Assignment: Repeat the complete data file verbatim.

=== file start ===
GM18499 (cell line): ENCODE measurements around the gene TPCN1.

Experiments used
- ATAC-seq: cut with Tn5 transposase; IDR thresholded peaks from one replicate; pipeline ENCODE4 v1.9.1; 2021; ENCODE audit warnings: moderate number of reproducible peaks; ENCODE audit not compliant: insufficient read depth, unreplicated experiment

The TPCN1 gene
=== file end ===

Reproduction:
GM18499 (cell line): ENCODE measurements around the gene TPCN1.

Experiments used
- ATAC-seq: cut with Tn5 transposase; IDR thresholded peaks from one replicate; pipeline ENCODE4 v1.9.1; 2021; ENCODE audit warnings: moderate number of reproducible peaks; ENCODE audit not compliant: insufficient read depth, unreplicated experiment

The TPCN1 gene